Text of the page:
MATERIALS AND METHODS

Beech veneer pieces of 0,6 × 70 × 70 mm3 were soaked in water to saturation and dried at room temperature on a sensitive scale while the dry- and wet bulb temperatures were measured in close proximity with PT100 resistance thermometers and logged. The measured dry and wet bulb temperatures were typically 24,5°C and 17°C, respectively. The veneer was supported to stand on edge, maximally exposing the veneer to the surrounding air and avoiding hindrances to evaporation on both flat sides. While the veneer was drying, its surface temperature was measured simultaneously by two Calex Electronics Ltd. PC21MT-X pyrometers with a ±1°C accuracy and ±0,5°C repeatability, fixed 0,95 emissivity setting, and spectral response in the 8-14 μm range. The measurement spots were approximately 30 mm in diameter in the centre of the veneer. The pyrometer readings were calibrated to the wet bulb temperature. After the veneer weight stabilised the experiment was terminated and the veneer oven dry weight was determined to be able to calculate the moisture content at each point in the drying process.

In a second investigation a 20 mm thick, 30 mm wide and 300 mm long end- and edge-sealed spruce (Picea abies) sapwood board was dried at 40°C while the surface temperature was measured with the two mentioned pyrometers at two different spots 200 mm from each other on a tangential surface of the board. The measurement spot diameters were about 2 to 3 centimeters in diameter and contained both earlywood and latewood. The sample was weighed throughout the drying process and the oven dry weight was determined at the end to calculate the average moisture content at every point in the drying process.

In a third investigation, the surface temperature of a stack of 50 × 125 mm2 Scots Pine (Pinus sylvestris) of varying length in an industrial drying process was measured. The planks were sawn from 172-182 mm diameter logs. In this case the pyrometer was angled upwards and the measurement spot on the board stack was about 1 meter in diameter. The stack was outermost in the batch. The target moisture content was 18%. The infrared temperature measurement was calibrated to the wet bulb temperature during a period in the beginning of the drying process when the measurement spot was on the leeward side and the difference between the dry and wet bulb temperatures was very small.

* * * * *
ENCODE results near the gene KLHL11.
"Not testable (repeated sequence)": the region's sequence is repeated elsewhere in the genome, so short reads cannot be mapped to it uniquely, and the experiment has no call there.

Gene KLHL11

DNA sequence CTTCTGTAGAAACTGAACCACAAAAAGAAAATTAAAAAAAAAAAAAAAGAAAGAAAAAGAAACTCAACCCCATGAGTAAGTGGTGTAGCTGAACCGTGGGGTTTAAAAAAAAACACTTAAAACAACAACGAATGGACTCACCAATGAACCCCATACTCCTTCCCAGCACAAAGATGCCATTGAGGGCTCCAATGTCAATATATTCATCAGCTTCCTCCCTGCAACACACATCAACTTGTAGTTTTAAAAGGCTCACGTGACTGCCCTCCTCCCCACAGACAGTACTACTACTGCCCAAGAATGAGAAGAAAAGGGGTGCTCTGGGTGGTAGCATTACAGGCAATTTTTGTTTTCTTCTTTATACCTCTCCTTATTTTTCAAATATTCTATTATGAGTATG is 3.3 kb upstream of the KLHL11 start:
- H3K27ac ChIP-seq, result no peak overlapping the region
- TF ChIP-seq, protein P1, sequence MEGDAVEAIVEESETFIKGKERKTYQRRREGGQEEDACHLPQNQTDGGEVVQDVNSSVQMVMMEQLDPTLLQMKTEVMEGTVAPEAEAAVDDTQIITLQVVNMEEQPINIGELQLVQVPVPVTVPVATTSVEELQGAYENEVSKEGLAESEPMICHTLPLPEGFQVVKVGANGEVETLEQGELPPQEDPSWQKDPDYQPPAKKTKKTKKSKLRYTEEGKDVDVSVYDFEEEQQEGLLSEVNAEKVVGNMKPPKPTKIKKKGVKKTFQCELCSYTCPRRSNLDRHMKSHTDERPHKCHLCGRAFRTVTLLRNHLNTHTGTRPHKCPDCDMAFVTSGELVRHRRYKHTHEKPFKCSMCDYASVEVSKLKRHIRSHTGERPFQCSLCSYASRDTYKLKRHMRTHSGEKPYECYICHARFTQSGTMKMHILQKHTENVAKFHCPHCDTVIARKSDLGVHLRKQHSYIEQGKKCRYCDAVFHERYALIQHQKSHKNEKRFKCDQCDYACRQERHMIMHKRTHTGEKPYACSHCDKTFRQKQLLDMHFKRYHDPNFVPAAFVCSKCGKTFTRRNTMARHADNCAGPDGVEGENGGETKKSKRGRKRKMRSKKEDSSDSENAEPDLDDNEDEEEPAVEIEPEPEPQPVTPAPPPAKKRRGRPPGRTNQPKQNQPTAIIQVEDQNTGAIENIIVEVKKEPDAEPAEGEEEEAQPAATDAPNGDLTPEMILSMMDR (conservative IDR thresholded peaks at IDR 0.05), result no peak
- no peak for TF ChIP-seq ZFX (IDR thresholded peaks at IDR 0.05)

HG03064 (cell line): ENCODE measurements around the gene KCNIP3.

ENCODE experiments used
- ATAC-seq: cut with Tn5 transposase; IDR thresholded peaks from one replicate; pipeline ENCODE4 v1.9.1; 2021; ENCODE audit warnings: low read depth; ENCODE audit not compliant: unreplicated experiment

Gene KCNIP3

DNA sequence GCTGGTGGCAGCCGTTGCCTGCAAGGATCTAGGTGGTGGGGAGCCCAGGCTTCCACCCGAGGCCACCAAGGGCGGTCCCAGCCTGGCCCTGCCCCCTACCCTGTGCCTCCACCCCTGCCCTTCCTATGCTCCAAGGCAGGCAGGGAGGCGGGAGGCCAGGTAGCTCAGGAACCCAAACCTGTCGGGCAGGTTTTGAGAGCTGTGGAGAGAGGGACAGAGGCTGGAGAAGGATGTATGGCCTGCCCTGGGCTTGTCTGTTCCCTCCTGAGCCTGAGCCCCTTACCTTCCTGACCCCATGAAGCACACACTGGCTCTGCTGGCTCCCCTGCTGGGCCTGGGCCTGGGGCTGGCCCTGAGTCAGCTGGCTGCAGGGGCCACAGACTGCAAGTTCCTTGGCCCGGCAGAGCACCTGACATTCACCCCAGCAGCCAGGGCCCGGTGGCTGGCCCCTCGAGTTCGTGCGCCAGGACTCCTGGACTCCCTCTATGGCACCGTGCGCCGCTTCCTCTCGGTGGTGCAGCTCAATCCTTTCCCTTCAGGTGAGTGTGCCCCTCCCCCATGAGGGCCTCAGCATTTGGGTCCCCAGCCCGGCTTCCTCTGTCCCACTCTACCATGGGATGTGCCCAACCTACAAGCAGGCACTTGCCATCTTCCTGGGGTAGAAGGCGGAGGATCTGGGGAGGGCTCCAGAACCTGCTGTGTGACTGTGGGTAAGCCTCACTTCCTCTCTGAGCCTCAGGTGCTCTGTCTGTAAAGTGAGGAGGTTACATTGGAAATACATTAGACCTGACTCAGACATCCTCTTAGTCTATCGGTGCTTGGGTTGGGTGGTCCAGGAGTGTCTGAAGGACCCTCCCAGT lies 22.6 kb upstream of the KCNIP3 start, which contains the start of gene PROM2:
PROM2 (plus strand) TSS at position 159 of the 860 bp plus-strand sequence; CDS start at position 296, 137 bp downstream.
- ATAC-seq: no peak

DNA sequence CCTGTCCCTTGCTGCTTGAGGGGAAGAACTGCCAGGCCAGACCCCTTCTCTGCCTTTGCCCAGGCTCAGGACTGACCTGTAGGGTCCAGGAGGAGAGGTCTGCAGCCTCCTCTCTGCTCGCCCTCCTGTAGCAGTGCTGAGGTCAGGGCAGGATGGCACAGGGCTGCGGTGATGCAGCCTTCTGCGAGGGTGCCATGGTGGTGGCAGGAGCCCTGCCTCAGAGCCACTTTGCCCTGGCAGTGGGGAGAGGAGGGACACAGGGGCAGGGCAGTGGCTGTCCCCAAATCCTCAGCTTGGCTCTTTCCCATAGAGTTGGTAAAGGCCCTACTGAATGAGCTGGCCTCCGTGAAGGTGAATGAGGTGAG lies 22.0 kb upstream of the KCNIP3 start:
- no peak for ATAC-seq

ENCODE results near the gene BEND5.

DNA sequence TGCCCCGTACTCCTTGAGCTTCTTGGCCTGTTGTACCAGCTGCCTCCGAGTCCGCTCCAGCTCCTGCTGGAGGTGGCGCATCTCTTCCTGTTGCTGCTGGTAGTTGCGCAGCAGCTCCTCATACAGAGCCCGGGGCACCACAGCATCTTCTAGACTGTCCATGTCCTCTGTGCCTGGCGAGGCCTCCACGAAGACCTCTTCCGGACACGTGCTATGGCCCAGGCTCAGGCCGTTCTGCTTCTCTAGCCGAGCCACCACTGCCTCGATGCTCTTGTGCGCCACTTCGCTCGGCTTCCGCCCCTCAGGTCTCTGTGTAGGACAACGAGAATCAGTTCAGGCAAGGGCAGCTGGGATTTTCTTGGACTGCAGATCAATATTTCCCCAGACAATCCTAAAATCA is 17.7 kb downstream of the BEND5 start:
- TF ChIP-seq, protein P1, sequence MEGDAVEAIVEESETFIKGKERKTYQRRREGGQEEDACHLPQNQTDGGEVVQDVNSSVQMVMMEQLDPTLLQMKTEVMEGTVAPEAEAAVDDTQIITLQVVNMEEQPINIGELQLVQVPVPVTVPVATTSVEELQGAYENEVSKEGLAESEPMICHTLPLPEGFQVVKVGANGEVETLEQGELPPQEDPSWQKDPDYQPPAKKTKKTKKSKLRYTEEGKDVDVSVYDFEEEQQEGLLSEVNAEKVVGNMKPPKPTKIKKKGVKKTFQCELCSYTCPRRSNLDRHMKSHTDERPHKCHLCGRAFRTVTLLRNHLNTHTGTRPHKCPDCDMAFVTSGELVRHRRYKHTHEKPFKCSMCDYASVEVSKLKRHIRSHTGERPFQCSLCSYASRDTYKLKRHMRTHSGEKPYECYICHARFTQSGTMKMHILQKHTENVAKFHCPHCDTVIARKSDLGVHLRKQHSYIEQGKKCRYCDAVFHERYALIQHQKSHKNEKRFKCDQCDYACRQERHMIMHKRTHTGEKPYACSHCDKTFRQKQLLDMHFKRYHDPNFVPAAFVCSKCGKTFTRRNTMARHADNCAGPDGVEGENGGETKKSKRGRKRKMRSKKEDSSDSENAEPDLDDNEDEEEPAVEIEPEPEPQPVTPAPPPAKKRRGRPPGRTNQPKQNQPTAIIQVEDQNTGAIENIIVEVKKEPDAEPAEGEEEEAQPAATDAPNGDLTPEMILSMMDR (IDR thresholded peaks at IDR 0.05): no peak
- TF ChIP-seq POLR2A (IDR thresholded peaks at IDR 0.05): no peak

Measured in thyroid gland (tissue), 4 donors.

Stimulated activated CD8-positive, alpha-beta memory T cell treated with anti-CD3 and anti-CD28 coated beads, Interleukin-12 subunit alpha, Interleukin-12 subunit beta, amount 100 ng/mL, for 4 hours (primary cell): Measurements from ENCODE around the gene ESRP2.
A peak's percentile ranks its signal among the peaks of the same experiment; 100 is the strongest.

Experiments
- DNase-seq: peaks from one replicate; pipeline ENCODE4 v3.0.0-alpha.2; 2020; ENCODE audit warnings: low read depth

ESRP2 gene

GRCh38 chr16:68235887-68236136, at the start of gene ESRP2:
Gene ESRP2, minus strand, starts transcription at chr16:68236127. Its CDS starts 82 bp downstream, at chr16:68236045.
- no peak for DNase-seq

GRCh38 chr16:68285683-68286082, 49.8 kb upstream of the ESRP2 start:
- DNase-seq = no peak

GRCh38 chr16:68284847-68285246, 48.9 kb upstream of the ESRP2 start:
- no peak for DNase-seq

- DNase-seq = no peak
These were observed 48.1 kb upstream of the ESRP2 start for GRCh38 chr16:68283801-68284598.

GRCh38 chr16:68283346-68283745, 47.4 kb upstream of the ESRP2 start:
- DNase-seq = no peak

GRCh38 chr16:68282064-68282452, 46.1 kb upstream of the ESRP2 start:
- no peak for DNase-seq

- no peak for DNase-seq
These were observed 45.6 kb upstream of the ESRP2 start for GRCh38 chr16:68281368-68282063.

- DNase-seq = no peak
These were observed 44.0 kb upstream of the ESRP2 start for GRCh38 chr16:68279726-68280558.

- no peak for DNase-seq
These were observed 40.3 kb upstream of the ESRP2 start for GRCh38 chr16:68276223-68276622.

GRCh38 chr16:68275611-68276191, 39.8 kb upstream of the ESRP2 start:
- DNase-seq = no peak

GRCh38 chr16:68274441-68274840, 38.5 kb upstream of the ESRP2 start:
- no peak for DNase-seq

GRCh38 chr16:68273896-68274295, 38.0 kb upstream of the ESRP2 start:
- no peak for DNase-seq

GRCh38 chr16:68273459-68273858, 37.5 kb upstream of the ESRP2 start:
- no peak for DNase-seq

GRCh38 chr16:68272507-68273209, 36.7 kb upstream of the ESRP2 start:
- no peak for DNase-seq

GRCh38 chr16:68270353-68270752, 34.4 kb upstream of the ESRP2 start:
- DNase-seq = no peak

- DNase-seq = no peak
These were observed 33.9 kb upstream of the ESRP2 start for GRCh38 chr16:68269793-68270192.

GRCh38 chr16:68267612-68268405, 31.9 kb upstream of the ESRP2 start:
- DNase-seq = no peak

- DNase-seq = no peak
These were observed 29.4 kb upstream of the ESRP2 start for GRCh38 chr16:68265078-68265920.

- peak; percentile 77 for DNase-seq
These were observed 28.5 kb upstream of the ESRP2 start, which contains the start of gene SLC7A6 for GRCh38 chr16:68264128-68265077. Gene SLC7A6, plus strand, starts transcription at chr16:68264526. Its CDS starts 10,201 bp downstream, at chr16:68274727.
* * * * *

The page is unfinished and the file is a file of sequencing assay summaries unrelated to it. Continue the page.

In each investigation the surface moisture content was estimated to be equal to the fibre saturation point when the surface temperature was equal to the wet bulb temperature, and equal to the equilibrium moisture content when the surface temperature was equal to the dry bulb temperature, with a linear interpolation between those two points, yielding the following equation:

(1)


for Tw ≤ Ts ≤ T


Where:

Ms = surface moisture content (%);

Memc = equilibrium moisture content (%);

T = dry bulb temperature (°C);

Ts = surface temperature (%);

Tw = wet bulb temperature (°C); and

Mfsp = fibre saturation point (%), chosen as 30% moisture content in this study.


The intended use of the prediction model is for estimation of surface moisture contents where the surface temperature is between the dry and wet bulb temperatures, i.e. when water evaporates from the surface. For surface moisture content prediction during adsorption experimental data would first have to be collected on surface temperature development in this scenario.

RESULTS AND DISCUSSION

The saturated Beech veneer had a starting moisture content of about 120%. During drying down to about 30 % moisture content (figure 1), the prediction model gave a moisture content value of just beneath 30 %. Of course, the model can only predict moisture contents of 30 % and below. Once the veneer moisture content fell below 30 %, the predicted values started to follow the measured moisture content. The root mean squared error of prediction (RMSEP) below 28% average moisture content was 2%.